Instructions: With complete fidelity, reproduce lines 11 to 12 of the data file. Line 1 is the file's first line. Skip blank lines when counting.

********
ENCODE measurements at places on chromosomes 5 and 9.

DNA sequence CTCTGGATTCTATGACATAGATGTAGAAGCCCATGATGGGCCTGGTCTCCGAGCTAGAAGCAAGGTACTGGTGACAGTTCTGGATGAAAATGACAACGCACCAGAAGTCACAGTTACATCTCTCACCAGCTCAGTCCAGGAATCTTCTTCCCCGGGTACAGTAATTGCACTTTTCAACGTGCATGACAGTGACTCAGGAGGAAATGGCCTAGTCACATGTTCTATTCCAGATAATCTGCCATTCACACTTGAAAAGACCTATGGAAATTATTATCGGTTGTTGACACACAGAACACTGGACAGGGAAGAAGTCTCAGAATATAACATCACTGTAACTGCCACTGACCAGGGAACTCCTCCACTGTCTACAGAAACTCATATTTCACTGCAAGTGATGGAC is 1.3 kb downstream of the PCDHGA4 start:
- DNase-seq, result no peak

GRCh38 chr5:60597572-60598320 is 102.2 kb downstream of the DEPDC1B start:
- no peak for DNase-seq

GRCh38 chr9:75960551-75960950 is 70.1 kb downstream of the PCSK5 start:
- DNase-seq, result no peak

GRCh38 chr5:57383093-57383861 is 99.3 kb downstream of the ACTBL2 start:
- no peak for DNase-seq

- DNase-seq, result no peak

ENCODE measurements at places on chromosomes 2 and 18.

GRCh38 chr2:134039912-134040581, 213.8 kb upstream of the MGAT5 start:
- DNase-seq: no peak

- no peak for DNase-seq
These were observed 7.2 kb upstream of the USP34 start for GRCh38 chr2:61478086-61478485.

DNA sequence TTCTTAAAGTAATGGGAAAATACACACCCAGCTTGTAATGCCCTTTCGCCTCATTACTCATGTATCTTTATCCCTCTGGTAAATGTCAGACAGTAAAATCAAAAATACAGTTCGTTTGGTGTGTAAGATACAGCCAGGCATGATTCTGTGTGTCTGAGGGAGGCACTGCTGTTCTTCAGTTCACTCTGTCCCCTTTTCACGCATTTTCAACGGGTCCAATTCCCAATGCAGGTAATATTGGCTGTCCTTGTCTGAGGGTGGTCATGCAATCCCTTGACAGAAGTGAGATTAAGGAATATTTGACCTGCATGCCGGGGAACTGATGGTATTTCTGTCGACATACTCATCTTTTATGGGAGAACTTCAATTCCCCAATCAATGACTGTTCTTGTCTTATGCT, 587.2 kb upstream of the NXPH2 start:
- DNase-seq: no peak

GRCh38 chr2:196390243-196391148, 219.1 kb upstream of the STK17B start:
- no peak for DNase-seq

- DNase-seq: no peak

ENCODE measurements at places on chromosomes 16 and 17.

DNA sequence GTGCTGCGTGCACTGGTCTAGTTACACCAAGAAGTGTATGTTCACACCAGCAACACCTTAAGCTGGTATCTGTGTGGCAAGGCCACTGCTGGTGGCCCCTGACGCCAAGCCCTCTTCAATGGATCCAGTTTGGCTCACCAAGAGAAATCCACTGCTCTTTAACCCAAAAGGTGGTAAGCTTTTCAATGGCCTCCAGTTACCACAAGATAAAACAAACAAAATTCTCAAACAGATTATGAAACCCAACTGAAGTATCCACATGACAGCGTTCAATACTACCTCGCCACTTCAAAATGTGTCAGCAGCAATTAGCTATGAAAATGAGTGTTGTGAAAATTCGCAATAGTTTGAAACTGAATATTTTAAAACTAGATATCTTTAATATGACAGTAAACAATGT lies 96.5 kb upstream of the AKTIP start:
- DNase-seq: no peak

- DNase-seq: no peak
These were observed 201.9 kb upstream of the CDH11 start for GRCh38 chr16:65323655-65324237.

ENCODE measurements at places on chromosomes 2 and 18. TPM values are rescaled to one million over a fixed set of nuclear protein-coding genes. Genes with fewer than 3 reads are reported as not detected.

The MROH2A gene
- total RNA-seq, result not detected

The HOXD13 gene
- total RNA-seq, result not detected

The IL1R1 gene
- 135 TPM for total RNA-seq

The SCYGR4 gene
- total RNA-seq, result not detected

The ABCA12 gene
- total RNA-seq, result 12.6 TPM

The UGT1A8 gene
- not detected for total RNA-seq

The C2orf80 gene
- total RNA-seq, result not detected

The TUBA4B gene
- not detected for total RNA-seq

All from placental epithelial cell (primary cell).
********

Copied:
ENCODE measurements at places on chromosomes 2 and 18.

GRCh38 chr2:134039912-134040581, 213.8 kb upstream of the MGAT5 start: